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Mark MilkeAlberta Premier Jim Prentice dropped hints for months that the 2015 provincial budget was a once-in-a-generation chance to “fix” Alberta’s finances.

That didn’t happen. Instead, the province raised taxes on Albertans in a manner akin to the worst of the late-1980s budgets. That was the last time Alberta faced chronically high per capita program spending and then low oil prices and thus, a serious budget gap of this magnitude.

In 1987, tax increases included higher provincial income taxes, a new surtax, another new tax on all incomes, an increase in liquor and tobacco taxes, a new hotel room tax, a new fuel tax, and higher insurance premium taxes.

Now look at Budget 2015. As of 2016/17, new and increased taxes will carry a huge price tag, including increases to personal income tax ($420 million), fuel taxes ($535 million), and a new healthcare tax ($532 million). Increased taxes on insurance premiums, on liquor, and increases in fees and fines will hit Alberta families for almost another $700 million annually.

In total, the new budget hits Albertans with $2.2 billion in new or higher taxes as of 2016/17, and between now and 2020, a whopping$11.4 billion in total extra tax taken from the pockets of Albertans.

The government claims that Alberta will remain the lowest-taxed province, next to British Columbia.

The B.C. comparison is revealing, however. Budget 2015 notes how per person program spending in Alberta was $10,880 last year; almost $2,000 higher, per person, than in neighbouring B.C. ($8,884 per person).

Clearly, B.C. can make do with less per person program spending. But Alberta insists on spending more than one-fifth more, per person, than B.C.

Which brings us to the missing element of Budget 2015. There’s no serious reform on the spending side of the budget.

And spending was ripe for reform. Some examples:

Provincial contracts (between 2007 and 2012) with teachers at double the rate of inflation. That helped put maximum salaries for teachers at 9.8 percent above Alberta/B.C/Saskatchewan average, as of 2013.

Salaries for academics: 8 percent higher than the three-province average. General management positions: 8 percent higher. Unionized government employee positions: 10 percent higher. And nurses: 12 percent above the three-province average.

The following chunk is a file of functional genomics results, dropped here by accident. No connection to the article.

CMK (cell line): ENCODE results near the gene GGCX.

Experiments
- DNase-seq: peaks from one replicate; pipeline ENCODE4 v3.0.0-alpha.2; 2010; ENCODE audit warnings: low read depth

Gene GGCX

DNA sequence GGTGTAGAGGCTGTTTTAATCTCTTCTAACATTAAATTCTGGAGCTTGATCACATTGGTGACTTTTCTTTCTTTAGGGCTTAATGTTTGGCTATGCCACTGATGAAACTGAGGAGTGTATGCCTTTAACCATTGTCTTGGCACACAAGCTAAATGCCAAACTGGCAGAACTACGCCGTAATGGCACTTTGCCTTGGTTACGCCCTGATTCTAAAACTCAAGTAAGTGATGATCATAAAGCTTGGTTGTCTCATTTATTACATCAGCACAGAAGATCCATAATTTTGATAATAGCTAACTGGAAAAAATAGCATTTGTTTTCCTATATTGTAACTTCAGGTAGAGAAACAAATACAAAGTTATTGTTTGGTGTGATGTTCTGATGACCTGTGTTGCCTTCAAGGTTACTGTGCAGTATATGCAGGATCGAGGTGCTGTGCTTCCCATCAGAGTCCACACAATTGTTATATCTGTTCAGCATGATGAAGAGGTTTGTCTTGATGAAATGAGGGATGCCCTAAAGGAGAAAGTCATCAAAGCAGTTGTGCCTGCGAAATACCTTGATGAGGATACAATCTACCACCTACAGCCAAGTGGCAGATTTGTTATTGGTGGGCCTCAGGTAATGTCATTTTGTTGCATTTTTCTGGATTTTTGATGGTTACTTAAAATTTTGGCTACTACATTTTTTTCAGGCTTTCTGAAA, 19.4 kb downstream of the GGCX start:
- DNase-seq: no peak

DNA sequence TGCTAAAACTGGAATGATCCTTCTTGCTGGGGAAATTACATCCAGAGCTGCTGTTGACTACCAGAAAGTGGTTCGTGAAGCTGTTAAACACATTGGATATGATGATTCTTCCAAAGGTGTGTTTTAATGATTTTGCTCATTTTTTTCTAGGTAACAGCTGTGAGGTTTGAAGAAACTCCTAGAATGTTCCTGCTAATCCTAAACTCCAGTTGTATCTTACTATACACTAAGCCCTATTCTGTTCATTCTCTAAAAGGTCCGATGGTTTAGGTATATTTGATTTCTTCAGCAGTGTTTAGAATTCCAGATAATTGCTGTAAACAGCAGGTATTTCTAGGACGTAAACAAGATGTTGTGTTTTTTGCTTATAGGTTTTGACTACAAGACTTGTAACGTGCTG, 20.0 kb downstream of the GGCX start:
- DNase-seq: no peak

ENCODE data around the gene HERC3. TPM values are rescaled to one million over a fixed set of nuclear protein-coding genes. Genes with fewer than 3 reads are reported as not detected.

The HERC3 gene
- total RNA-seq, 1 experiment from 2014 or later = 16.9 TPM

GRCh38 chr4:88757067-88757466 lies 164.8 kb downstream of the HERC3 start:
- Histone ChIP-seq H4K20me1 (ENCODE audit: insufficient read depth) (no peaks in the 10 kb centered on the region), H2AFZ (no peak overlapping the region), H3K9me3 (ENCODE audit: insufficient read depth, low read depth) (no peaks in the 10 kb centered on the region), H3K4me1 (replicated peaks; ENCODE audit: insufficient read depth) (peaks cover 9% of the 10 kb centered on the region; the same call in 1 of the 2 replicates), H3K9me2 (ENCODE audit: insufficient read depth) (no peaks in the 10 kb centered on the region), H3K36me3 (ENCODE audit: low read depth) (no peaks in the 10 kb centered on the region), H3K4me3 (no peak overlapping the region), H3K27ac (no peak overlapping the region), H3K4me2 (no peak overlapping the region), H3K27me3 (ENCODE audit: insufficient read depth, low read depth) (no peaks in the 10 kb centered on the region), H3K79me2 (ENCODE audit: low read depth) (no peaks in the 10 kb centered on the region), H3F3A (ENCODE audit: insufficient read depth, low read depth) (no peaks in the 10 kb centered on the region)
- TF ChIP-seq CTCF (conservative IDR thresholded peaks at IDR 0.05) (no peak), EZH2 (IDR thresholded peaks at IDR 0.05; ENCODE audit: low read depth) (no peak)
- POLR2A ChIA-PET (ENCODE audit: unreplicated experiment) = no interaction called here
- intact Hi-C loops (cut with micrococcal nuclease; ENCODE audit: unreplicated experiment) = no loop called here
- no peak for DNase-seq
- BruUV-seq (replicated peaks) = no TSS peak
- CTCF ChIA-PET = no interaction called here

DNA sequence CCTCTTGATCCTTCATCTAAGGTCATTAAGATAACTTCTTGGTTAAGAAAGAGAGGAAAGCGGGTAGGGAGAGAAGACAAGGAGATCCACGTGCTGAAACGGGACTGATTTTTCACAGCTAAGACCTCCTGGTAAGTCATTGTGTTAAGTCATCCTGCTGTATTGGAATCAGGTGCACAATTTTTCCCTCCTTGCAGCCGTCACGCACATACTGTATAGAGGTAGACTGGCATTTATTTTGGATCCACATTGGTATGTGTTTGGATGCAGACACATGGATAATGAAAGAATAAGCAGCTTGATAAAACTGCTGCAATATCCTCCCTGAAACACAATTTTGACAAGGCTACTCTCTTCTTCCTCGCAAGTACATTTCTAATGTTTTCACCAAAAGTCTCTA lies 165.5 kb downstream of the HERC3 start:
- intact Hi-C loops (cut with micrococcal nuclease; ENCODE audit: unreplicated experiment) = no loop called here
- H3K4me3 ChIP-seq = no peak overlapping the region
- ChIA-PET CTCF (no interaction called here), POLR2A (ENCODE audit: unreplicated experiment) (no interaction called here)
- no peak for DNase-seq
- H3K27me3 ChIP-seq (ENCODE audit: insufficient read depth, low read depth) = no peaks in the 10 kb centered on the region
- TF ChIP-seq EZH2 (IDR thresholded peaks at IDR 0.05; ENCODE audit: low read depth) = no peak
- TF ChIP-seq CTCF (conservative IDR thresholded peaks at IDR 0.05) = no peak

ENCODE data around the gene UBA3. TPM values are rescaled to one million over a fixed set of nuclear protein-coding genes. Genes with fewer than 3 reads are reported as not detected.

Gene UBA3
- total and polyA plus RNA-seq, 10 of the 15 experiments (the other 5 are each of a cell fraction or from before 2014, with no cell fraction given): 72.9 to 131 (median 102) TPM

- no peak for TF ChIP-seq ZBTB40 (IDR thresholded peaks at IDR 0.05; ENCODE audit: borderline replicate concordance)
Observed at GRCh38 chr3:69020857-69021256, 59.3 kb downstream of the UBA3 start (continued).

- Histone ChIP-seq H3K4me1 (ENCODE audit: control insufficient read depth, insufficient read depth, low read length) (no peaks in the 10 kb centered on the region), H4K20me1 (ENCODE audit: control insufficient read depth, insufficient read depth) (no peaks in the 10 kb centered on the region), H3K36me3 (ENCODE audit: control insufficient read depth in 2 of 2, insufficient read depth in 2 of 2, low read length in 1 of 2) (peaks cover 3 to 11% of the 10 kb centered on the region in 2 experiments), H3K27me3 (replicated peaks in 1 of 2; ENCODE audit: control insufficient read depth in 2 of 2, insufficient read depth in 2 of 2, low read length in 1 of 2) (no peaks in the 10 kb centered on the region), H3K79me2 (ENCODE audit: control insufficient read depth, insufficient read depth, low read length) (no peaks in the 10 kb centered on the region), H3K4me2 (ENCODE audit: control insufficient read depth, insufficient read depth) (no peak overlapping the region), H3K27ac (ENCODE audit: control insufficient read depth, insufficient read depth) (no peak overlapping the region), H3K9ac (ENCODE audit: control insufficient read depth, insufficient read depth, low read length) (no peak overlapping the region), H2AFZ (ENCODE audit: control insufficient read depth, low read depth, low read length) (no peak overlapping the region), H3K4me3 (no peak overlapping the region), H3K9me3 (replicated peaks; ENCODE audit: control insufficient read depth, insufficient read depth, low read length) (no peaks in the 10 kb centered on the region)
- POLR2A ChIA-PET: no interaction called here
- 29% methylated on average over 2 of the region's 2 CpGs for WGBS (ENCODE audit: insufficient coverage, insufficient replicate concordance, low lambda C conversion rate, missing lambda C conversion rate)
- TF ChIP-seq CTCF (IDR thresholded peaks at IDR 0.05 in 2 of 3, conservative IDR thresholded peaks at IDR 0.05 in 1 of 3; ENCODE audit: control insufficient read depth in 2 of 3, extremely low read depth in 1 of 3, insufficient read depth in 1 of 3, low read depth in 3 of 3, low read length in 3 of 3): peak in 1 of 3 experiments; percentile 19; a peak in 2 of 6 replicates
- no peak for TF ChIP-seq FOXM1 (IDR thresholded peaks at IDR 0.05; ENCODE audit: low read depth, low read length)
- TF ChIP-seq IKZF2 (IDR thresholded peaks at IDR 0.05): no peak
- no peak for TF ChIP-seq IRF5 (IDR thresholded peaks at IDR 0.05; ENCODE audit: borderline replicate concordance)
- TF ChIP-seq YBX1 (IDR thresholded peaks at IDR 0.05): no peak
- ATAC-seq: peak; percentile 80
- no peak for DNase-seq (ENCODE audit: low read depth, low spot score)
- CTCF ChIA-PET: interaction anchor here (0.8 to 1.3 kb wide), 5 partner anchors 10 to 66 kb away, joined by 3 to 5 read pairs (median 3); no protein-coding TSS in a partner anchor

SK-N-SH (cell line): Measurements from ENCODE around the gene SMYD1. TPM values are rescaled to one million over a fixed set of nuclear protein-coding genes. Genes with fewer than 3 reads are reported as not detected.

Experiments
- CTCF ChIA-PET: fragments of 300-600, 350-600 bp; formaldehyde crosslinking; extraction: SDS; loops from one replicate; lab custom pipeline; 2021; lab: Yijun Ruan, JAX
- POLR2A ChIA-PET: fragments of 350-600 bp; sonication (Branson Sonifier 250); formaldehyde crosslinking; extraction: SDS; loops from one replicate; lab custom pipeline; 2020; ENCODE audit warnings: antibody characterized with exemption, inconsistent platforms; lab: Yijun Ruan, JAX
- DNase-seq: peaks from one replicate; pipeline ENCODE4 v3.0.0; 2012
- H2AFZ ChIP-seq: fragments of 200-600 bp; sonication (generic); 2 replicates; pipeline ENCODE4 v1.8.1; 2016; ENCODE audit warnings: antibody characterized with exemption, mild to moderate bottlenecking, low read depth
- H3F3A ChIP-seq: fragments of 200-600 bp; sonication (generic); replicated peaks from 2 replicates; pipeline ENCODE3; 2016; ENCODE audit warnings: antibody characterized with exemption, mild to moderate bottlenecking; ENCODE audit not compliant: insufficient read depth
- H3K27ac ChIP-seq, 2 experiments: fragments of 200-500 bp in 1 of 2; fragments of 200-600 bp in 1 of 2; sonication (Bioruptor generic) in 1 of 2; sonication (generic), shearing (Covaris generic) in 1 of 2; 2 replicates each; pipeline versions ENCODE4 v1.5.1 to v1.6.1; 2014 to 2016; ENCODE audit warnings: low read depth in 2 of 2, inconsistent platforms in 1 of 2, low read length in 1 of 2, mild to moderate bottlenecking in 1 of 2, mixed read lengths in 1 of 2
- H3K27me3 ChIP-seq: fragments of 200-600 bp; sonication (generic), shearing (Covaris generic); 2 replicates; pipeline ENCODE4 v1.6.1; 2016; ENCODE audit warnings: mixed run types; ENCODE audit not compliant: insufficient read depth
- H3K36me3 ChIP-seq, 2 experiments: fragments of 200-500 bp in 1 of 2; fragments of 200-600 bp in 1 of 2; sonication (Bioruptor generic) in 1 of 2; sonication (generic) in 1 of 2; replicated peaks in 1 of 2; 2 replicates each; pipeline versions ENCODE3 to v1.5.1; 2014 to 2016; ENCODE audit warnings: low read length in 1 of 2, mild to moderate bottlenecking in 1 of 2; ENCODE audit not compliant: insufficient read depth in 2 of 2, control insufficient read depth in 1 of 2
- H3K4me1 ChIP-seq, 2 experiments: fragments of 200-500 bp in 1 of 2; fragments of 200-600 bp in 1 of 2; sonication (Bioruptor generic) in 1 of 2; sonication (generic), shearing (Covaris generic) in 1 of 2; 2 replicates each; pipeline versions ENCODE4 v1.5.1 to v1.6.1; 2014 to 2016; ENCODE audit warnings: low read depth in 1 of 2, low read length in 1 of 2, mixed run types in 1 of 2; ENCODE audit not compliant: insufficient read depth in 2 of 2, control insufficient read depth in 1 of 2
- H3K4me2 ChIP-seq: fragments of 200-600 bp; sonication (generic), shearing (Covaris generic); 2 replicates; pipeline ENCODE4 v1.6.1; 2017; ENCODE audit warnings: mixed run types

In-province comparisons also show a government-sector pay advantage over Alberta’s private sector.

As my colleagues discovered recently, on average, Alberta government employees have a 6.9 percent wage premium over comparable Alberta private-sector workers. And that’s after accounting for age, experience, education and other relevant factors that might explain a worker’s wage advantage.

Just as concerning, none of the above accounts for the more generous pensions enjoyed by government-sector works in Alberta, which led to contribution rate increases of between 97 and 116 percent across most plans since the early part of the last decade. Or the cost of bailing out other pension plan shortfalls, such as the Teachers’ Pension Plan, where ongoing extra payments include a special payment of $465 million this new budget year for pre-1992 liabilities.

Tellingly, Prentice’s first act as premier was to cancel planned, modest pension reforms for government employees. Now the province has established a “working group” to study the wages and pensions of government-sector staff for any possible reform.

In the meantime, while Albertans wait for reform – if it ever arrives – Budget 2015 will force Albertans to pay an extra $11.4 billion in taxes and fees over five years, with zero reform to the government-sector’s pay and pensions.

Mark Milke is a senior fellow at the Fraser Institute and co-author with Milagros Palacios of Fumbling the Alberta Advantage: How Alberta Squandered a Decade of High Energy Prices.

Mark is a Troy Media contributor. Why aren’t you?

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Alberta budget

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